Returning to the previously mentioned alternative view on the deployment of the opposing forces our past chairman, Lt Col Malcolm McVittie, following extensive study of the site as well as what contemporary sources which are available, has suggested that it is equally possible that the two forces lined up against each other in a north / south deployment. There are some clues which support this theory.

First of all, the main road west from Perth at the time of the battle would have been the Gallows Road which is now little more than a country pathway. Access to this can be had from the present ‘Noah’s Ark’ development on the west side of the city. This is the road which Lord Elcho would have used when he marched his forces west out of the town on the morning of the battle. It would have made eminent sense therefore to simply deploy his army across the road, lining up in a north/south manner, as this would have blocked access to Perth completely from the royalist force approaching from the west.

Secondly, the covenanting army was said to have lined up with Huntingtower Castle ‘as a looming bulk behind the covenant force’. Such an observation would not have been possible if the covenant force was lined up facing north on the Lamberkine ridge.

Thirdly, once the battle was underway Sir James Scott on the covenant left was said to have attempted to get his cavalry to a better defensive position ‘on high ground’. Lamberkine Ridge is the only high ground in the area of the battle and this would therefore seem to support the view that the covenanters were not lined up on Lamberkine Ridge at the start of the battle.

Final Analysis

The estimate of the Covenanters buried near the battlesite may not be exhaustive or completely accurate but opens to question the 1300 to 2000 claimed by Royalist writers of the day. Equally, the figure of 800 prisoners captured after the battle can also be challenged. Andrew Laing in his ‘History of Scotland’ quotes the deposition of the Provost of Perth (Jan 1645) putting the number of prisoners at only 300-400.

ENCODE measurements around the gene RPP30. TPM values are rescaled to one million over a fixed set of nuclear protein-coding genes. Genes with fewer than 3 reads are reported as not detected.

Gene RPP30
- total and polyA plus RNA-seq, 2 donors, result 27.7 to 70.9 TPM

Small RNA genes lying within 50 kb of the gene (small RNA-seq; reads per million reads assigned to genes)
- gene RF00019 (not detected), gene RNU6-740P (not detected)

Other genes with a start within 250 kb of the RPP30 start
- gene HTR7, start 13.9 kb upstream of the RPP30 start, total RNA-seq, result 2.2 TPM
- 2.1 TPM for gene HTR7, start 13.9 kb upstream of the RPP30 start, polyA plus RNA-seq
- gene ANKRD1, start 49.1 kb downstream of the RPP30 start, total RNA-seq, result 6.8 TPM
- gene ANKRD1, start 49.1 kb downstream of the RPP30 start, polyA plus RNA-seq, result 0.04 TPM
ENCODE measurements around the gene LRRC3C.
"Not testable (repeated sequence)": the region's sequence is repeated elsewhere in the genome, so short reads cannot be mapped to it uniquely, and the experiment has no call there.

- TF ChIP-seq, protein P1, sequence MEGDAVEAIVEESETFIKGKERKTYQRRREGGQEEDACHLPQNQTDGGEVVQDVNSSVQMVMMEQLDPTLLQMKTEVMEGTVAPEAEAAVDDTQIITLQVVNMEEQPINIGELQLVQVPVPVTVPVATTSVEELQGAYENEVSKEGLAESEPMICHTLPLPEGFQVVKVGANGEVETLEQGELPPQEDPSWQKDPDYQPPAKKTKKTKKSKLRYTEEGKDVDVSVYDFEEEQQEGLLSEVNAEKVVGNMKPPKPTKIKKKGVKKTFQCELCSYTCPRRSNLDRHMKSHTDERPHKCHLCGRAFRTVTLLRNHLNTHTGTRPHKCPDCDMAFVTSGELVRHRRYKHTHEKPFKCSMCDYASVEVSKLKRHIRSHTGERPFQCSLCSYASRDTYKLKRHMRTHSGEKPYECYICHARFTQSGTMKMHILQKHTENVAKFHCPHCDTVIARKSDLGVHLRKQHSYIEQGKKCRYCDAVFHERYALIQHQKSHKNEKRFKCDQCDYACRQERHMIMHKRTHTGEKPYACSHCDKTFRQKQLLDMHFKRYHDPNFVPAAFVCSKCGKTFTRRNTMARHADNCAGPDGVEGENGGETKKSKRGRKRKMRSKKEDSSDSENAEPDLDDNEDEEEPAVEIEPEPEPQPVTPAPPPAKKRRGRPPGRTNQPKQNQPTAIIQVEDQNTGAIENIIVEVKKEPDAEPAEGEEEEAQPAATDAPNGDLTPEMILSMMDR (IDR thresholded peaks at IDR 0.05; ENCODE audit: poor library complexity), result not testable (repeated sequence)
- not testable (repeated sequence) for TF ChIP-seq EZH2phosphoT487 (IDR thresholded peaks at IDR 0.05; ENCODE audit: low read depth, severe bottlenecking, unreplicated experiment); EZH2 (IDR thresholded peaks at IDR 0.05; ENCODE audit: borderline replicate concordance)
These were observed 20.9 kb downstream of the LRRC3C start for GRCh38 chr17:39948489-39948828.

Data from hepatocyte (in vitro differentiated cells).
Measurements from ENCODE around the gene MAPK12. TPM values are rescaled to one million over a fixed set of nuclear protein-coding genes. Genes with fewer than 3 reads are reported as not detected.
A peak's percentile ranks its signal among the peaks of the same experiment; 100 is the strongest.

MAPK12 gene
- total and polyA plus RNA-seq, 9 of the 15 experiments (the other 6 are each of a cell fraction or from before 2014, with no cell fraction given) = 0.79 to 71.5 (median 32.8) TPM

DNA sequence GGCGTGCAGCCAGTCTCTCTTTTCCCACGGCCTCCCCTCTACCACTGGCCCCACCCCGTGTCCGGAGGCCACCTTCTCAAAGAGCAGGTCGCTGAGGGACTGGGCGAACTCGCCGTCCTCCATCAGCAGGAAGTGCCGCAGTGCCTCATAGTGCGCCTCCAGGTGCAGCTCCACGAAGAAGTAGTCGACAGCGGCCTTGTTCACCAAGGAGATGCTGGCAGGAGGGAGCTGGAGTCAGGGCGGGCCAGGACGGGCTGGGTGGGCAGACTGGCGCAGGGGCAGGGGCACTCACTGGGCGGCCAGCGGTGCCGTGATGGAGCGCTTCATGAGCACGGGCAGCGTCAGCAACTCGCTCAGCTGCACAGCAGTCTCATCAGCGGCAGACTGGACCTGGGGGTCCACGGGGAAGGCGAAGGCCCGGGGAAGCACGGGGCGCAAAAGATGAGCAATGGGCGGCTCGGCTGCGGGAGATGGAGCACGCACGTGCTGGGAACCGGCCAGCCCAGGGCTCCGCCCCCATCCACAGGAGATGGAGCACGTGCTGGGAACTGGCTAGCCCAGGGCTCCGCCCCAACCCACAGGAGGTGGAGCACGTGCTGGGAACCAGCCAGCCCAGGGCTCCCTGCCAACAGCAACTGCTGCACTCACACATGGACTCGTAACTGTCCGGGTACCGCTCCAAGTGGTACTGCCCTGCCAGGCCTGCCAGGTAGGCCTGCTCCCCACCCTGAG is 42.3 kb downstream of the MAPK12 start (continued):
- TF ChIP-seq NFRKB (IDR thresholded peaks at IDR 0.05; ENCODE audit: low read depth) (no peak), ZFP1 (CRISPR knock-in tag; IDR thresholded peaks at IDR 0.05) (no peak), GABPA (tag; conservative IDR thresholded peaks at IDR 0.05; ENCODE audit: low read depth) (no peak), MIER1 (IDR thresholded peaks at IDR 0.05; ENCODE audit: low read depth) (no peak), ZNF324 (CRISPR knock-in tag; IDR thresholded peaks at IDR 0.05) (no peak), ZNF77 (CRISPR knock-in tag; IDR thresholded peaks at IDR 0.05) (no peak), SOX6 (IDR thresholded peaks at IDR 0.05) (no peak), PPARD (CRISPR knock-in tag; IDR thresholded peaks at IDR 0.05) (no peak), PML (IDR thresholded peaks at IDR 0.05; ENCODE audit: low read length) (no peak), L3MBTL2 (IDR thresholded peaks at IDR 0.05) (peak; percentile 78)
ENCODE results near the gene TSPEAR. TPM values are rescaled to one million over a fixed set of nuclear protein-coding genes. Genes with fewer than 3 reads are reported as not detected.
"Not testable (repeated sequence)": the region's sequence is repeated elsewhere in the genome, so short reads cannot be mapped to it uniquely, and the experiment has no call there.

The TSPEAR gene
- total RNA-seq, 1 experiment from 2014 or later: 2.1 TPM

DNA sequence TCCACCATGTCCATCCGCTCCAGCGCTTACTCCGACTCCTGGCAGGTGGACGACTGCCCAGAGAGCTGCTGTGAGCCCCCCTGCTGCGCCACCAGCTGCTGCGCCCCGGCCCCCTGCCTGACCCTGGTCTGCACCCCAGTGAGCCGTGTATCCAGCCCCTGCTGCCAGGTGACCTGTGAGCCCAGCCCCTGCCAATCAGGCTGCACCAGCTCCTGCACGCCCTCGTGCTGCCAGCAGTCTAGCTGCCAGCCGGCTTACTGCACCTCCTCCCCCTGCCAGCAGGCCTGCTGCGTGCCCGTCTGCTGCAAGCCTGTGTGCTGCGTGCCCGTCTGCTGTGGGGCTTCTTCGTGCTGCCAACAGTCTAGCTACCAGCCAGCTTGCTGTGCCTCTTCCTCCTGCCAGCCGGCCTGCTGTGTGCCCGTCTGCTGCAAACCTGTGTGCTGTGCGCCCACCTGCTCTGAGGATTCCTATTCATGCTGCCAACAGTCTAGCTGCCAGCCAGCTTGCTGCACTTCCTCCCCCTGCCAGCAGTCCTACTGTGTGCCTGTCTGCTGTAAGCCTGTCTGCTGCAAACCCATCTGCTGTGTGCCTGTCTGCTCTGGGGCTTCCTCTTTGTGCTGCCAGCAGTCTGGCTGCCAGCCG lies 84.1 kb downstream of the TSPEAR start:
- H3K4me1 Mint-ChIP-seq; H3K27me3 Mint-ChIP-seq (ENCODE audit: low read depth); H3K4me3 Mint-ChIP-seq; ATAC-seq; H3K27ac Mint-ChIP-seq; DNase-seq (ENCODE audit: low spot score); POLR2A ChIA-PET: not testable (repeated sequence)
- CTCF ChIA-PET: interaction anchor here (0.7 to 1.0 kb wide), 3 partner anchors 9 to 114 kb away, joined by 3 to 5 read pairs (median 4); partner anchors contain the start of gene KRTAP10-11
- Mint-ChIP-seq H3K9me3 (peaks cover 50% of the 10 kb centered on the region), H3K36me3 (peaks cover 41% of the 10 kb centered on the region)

In the Perth book of the Glovers Incorporation are the names of 13 members who took part in the battle, including a Lieutenant Alexander Drummond and Ensign Andrew Anderson, part of a company of musketeers from the town commanded by a Captain Grant. Among the known casualties were Captain Grant and the Ensign.

Tippermuir was the first major battle of the Scottish Civil War. It was the first time for more than two centuries that Gael and Lowlander had faced each other in a large scale engagement. Tactically it was the first time the Highland Charge, used previously in Ulster by MacColla, was seen in Scotland . For the historian Alan MacInnes the battle and the subsequent campaigning ‘can be considered the signal contemporary influence which widened the cultural rift between Gall (Lowlander) and the Gael (‘Clanship, Commerce and the House of Stuart, 1603-1788′).

Thus at Perth the royalists under Montrose and MacColla won the first in what was to become a series of remarkable victories. Other covenant forces were being assembled elsewhere in Scotland however. Montrose and the royalists, whilst welcoming their astonishing victory at Perth, would have known that this was only the beginning of the campaign and that much more conflict lay ahead.